The Nation reviews
Anne Carson's translation of An Oresteia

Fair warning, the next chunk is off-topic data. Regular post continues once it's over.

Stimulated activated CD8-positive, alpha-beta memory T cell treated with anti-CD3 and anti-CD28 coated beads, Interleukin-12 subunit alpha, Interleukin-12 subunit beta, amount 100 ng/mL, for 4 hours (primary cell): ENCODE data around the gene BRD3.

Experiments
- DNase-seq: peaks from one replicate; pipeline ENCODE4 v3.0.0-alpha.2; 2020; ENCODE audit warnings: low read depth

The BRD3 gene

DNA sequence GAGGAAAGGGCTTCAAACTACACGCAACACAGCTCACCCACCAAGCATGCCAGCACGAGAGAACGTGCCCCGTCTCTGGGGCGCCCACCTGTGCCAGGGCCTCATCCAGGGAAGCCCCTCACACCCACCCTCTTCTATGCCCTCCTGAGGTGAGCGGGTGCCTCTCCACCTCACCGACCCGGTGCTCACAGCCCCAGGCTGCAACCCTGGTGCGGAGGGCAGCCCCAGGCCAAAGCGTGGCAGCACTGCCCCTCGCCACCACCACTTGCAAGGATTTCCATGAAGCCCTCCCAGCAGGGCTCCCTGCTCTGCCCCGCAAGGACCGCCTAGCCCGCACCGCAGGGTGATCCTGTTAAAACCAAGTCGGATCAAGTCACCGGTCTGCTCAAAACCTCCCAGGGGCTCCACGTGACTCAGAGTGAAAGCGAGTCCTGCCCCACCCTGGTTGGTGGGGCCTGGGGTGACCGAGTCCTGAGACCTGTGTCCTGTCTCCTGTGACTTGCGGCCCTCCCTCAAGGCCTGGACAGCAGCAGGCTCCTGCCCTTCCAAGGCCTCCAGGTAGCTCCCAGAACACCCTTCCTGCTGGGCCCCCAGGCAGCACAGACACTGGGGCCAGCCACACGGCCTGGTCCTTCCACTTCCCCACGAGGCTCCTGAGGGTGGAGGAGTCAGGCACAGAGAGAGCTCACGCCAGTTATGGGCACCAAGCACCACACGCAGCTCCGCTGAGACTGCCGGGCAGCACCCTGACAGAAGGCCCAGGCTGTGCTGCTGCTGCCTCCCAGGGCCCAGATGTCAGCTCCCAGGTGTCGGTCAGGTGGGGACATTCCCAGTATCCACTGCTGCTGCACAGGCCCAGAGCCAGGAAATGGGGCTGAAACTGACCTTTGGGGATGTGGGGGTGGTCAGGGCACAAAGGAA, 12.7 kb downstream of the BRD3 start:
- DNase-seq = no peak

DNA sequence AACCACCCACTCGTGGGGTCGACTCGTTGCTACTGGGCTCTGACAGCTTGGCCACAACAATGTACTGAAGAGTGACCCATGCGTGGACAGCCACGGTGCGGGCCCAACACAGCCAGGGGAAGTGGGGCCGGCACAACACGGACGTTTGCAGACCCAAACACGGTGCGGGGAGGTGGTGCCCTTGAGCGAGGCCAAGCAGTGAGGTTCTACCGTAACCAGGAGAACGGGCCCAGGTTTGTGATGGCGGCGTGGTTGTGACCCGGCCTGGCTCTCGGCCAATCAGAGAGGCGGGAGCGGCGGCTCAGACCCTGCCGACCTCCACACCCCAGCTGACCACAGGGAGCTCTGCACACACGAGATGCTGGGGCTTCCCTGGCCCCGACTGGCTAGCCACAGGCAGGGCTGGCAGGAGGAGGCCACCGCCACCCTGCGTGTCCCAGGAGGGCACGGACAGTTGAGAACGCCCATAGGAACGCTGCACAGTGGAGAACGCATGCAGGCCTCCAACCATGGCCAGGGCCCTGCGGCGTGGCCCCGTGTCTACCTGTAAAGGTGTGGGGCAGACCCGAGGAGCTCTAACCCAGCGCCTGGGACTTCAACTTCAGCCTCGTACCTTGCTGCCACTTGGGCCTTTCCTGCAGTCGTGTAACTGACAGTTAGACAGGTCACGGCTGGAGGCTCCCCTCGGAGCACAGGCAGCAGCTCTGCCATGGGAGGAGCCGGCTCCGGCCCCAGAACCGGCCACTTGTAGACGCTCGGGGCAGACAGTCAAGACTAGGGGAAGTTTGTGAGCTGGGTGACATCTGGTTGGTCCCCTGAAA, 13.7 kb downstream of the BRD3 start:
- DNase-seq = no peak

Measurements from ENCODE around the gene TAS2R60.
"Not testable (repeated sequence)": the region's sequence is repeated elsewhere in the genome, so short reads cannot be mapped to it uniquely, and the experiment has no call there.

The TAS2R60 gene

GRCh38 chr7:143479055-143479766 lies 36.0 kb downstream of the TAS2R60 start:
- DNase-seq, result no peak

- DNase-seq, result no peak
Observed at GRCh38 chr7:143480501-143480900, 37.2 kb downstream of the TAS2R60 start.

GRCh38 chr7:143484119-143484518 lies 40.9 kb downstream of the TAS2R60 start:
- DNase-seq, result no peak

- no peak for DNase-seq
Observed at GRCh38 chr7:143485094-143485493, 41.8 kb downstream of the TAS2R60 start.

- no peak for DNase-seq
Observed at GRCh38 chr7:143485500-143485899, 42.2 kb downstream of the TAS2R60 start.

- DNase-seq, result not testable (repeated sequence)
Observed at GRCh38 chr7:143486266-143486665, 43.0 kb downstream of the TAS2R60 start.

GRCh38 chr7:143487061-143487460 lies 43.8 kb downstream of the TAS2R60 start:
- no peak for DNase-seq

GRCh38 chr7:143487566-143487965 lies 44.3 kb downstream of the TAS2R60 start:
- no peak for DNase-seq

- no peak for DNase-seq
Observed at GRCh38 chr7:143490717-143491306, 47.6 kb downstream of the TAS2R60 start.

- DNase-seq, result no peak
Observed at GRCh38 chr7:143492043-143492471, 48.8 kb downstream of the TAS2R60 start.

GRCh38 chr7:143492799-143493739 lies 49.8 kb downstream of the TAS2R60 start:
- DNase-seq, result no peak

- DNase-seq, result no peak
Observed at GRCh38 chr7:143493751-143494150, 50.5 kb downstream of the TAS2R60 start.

Carson is acutely conscious of the differences, in mood, worldview and style, among the three tragedians she translates. It is, then, a disappointment that she does not entirely succeed in making them sound properly distinct from one another. In Greek, Aeschylus is a far denser, more difficult writer than either of the others, fond of strange syntax and puzzling neologisms. Carson tends to eliminate a lot of the difficulties. For instance, when Agamemnon decides to kill Iphigeneia, he frames his decision in oblique, confusing language that perhaps speaks to his unwillingness to face up to what he is doing. A literal translation might go, "For hyper-enragedly desiring in angry lust for a wind-stopping sacrifice and girlish blood is right. May it indeed go well." Carson gives a version of these lines whose only fault is clarity: "Their desperation cries out for a sacrifice to change the winds,/a girl must die./It is their right./May the good prevail!"